Expert advice for giving a bad performance review to a good employee

As a manager, one of the most impactful management tasks is creating and delivering performance reviews to your direct reports. This is a task that needs to be done on a regular basis so that both management and employees are aware of how they are performing in line with corporate goals and expectations. This task becomes more difficult when the employee is not performing at an acceptable level. The following advice should assist you in delivering a negative review in a positive light.


Cartoon with check mark

  • start off with a positive
  • focus on the performance, not the employee
  • give specific examples and ways to improve
  • provide an improvement plan
  • allow employee feedback

Cartoon with x mark

  • let relationships get in the way
  • schedule on a whim
  • procrastinate
  • back down
  • hold on

[publishpress_authors_data]'s recommendation to ExpertBeacon readers: Do

Do start off with a positive

Find at least one thing that you can praise the employee for doing well. If you start off with a negative, you will put the employee on the defensive from the beginning which can in turn change the entire tone and outcome of the discussion.

Do focus on the performance, not the employee

When creating the review and discussing it with the employee, make the focus on their performance — and not on the employee as an individual. Use a phrase like, “An area of your performance that needs improvement is,” instead of, “Your performance is the worst this company has seen.” The employee is not a bad person, but their performance is not measuring up and needs improvement.

Do give specific examples and ways to improve

Illustrate to the employee specific instances where they did not perform as expected. Provide hard copy documents or output to help demonstrate your point. Once you have illustrated how they did not perform, provide them with alternatives that would have created a more positive outcome.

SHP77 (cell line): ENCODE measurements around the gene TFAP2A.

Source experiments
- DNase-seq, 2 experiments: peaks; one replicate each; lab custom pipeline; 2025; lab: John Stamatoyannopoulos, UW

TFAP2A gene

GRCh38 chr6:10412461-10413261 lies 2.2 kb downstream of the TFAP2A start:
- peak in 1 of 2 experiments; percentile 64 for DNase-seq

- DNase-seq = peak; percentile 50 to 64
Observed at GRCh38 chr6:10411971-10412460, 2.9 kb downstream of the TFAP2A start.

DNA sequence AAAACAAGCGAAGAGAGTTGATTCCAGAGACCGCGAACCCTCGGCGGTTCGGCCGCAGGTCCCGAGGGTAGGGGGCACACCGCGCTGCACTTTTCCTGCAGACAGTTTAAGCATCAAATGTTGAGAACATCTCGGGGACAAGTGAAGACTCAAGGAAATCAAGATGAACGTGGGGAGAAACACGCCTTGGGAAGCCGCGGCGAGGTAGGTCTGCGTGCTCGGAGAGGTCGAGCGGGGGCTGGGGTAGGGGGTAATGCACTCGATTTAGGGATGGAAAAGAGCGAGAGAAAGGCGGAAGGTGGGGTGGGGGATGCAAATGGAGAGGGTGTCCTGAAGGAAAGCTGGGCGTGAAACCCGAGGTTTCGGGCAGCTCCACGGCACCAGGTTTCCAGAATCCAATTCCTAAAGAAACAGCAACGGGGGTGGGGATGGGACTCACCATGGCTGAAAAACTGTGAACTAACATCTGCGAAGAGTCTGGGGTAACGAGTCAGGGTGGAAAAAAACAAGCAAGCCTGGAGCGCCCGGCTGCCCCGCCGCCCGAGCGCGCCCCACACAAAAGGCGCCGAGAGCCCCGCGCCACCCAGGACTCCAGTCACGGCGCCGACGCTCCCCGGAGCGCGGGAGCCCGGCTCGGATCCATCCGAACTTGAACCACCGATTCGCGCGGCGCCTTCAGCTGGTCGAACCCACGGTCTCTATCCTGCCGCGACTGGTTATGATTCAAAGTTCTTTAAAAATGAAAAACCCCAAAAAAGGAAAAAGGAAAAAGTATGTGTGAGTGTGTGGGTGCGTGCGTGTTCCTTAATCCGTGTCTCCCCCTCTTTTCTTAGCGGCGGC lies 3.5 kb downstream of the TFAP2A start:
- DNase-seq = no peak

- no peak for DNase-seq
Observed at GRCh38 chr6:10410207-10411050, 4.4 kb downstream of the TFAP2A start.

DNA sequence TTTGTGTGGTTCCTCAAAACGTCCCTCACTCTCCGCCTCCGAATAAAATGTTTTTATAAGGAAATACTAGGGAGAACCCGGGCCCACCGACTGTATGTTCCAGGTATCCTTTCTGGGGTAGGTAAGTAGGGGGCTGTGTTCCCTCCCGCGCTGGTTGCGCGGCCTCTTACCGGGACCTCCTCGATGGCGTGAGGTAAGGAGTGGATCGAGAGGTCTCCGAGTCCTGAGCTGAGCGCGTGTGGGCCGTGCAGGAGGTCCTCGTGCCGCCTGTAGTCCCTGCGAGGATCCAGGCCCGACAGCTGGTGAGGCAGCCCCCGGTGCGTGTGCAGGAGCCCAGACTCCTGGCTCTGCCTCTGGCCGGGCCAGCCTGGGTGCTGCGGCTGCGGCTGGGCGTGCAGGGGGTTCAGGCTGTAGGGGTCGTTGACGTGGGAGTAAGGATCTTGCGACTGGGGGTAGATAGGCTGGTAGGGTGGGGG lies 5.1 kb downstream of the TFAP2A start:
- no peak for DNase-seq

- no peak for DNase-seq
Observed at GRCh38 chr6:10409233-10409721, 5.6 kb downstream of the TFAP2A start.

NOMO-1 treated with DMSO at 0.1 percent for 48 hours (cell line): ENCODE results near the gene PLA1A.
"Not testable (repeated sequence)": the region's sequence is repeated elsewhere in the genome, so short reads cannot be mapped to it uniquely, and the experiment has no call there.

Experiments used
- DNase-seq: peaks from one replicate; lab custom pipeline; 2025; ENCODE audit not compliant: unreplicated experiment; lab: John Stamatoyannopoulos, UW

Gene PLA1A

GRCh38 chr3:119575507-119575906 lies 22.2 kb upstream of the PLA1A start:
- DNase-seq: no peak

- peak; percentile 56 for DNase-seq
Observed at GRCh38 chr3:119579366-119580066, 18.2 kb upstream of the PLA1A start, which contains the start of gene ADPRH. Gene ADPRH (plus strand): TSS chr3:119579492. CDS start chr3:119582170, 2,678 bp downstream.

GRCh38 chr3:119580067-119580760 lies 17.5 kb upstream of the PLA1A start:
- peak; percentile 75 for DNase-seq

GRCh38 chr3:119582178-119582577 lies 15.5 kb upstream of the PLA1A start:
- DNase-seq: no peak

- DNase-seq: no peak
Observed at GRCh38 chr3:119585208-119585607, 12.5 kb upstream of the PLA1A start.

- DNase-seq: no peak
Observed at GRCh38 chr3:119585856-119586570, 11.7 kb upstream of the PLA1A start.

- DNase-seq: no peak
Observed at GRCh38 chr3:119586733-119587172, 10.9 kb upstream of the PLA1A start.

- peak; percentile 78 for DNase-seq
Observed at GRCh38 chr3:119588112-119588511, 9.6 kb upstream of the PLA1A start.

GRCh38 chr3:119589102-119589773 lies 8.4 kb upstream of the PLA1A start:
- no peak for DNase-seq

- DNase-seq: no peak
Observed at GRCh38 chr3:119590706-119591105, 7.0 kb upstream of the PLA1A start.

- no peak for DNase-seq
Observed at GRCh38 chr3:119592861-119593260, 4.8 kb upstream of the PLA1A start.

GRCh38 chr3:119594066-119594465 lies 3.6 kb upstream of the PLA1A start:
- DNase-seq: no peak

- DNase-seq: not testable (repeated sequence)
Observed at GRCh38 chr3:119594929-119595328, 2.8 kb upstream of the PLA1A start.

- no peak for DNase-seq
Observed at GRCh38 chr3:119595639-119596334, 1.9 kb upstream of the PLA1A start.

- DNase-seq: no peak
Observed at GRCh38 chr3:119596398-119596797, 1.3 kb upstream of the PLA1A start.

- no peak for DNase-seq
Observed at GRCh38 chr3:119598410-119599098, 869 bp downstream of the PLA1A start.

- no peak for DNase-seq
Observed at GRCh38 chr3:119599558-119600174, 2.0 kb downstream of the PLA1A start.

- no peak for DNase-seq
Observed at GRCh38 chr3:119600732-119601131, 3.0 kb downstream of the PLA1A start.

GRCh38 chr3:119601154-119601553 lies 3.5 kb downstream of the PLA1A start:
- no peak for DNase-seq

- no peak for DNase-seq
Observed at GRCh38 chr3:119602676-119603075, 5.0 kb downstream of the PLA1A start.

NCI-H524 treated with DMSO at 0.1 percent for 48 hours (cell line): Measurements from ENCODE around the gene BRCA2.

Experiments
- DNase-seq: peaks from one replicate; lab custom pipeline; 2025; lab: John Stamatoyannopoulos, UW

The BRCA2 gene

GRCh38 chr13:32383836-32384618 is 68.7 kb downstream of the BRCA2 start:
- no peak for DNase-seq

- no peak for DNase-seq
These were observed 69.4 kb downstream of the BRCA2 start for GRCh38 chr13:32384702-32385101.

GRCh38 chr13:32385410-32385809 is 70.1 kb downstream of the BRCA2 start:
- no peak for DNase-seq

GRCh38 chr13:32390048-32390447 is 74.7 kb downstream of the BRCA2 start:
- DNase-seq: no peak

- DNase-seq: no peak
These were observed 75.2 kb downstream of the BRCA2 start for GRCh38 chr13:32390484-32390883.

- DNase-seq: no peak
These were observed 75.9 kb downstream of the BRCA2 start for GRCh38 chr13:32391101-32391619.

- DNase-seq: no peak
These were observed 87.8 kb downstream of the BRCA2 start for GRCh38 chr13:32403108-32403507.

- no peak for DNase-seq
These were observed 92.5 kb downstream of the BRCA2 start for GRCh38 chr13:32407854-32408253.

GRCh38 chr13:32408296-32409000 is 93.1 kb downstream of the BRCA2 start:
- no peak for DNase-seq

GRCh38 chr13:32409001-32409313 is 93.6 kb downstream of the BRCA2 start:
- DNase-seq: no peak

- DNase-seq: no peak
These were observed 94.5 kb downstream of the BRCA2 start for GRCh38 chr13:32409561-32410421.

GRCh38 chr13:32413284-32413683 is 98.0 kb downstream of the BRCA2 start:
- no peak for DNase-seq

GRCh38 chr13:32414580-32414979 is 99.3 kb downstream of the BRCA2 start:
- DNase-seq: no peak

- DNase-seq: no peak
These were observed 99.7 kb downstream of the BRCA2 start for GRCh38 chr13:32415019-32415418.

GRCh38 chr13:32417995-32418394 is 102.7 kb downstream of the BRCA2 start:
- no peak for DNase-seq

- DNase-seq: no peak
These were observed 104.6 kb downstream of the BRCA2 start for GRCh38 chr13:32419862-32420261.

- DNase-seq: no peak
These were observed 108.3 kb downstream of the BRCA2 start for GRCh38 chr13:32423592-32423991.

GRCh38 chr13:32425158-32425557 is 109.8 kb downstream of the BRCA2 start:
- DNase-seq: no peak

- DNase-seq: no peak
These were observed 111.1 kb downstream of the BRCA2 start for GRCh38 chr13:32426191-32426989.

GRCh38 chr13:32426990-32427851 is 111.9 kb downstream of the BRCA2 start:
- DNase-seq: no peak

Do provide an improvement plan

Now that you have identified the areas that need improvement, provide an action plan to get the desired performance. This should be a joint effort between the manager and the employee, but the manager should come prepared with ideas to start the dialogue.

Do allow employee feedback

Either during the review or at the end of the review, allow your employee a chance to give feedback. There may be an underlying reason for the poor performance, which the employee had not previously shared with you. By doing this, you are showing that you value their opinion and are open to moving forward together.

[publishpress_authors_data]'s professional advice to ExpertBeacon readers: Don't

Do not let relationships get in the way

Regardless of whether you are friends, don’t let your personal feelings impact your delivery of the review. It is important to stay neutral and consistent when delivering performance reviews.

Do not schedule on a whim

Schedule the review to take place when both you and the employee have time to discuss the review and are not focused on other business initiatives. Make sure that the discussion takes place on neutral ground like a conference room instead of your office.

Do not procrastinate

No one likes to give bad news, so we tend to put if off for as long as we can. This in turn just increases the anxiety for the employee and the supervisor. So instead of putting off the review of poor performing employees, why not start out with those employees? That way you can get the bad news out of the way first for a change.

Do not back down

In some cases, an employee’s performance is tied to corporate bonuses and salary increases. So when you deliver a poor review, the employee may plead and in some cases beg for you to change your mind. Don’t give into this type of behavior. While it is important for the employee to give you input and feedback, you should not allow it to turn into a session of pleading for a better review.

Do not hold on

Once you have delivered the review and the plan for improvement, move forward. Too many times we will either critique the session or hold on to what was said during that session and apply it to future events. Remember to let It go!


No one enjoys telling someone they did a bad job, but as a manager it is inevitable that there will be a poor performer at some point during your career. Poor performers can improve and may even become your star performer. By providing constructive feedback and a detailed plan for improvement, you can increase the likelihood of that happening.

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